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Friday, May 09, 2014

More on Tolan and summary judgment

At the Civ Pro & Fed Courts Blog, Ed Brunet and John Parry comment on SCOTUS's per curiam/summary reversal/some other strange procedure in Tolan v. Cotton, the § 1983 summary judgment case I wrote about  earlier this week. Ed and John note that this is the first SCOTUS victory for a civil rights plaintiff in a summary judgment case in quite awhile.  I would argue that the effect of the decision, and the meaning we should draw from it, is wrapped up in the strange process the Court used to decide the case (whatever we call it--GVR, summary reversal, per curiam decision, or something else) 

One possibility they propose is that this represents a change in the Court's attitude, a sharp reminder to lower courts to take seriously the requirement to identify obvious factual disputes and to deny summary judgment when evidence genuinely goes in competing directions. Doing so in a per curiam opinion signals that this is nothing new legally, but simply a reminder of what it is well-established courts are supposed to be doing all along. On the other hand, by doing so in a per curiam opinion without full briefing, the Court removes some of the precedential weight of the decision.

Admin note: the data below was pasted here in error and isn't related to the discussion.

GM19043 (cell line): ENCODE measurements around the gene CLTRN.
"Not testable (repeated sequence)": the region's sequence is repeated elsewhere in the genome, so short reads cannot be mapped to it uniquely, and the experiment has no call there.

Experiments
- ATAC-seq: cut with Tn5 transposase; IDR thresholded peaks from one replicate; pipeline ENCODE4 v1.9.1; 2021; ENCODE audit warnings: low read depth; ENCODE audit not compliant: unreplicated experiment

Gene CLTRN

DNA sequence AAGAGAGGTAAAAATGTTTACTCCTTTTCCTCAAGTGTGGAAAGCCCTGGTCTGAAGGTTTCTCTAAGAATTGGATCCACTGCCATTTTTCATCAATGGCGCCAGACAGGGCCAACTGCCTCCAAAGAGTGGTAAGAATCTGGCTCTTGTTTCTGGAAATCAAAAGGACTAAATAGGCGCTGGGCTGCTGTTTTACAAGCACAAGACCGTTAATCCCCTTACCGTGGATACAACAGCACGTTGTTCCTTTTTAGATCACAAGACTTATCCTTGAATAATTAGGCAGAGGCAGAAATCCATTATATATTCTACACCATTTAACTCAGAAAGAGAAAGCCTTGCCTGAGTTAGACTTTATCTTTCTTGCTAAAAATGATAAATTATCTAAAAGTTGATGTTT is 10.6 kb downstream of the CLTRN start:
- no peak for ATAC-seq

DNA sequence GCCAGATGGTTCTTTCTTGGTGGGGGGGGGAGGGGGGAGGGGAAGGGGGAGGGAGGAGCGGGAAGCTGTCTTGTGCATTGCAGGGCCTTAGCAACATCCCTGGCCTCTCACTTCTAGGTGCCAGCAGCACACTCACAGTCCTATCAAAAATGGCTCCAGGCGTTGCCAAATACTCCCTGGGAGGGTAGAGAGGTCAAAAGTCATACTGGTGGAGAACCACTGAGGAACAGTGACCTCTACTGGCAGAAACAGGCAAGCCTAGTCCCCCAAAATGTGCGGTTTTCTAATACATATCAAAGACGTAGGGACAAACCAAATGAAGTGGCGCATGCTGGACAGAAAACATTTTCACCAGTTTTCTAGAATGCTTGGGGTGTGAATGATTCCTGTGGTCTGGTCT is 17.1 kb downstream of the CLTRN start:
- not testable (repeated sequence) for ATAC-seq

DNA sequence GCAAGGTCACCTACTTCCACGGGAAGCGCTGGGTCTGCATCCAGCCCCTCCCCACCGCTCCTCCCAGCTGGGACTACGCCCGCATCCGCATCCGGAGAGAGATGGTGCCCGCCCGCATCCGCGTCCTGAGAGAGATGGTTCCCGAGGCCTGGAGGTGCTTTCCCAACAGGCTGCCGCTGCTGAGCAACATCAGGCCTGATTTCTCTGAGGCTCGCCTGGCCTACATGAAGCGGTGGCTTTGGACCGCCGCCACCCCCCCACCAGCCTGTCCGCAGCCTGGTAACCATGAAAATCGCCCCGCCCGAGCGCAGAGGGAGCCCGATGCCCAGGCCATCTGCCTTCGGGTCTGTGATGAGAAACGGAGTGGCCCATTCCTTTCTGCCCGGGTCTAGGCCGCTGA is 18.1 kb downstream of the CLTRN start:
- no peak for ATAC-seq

Another possibility Ed and John propose is that the Court was just looking to correct grievous error in a very simple case, making this one of those one-off cases in which SCOTUS corrects egregious error without a broader rulemaking goal. But if that was the goal, the Court could have genuinely GVR'd the case or issued a summary reversal. By also writing an opinion--even per curiam--identifying the factual disputes and the conflicting evidence showing those disputes, the Court arguably is trying to do more: Demonstrating the appropriate analysis and trying to pull lower courts into line.

As I said earlier, I believe much depends on how the Court decides Plumhoff v. Rickard and the analysis the Court uses to get there. If the Court speaks, a la Scott v. Harris, about some testimony being "blatantly contradicted" by the record and thus insufficient to create factual disputes, that will remove a lot of the force from Tolan as a major summary judgment decision. If the Court rules for the defendant (as I expect) without a lot of focus on summary judgment, it may leave Tolan more room to do something.

Posted by Howard Wasserman on May 9, 2014 at 02:14 PM in Civil Procedure, Constitutional thoughts, Howard Wasserman | Permalink

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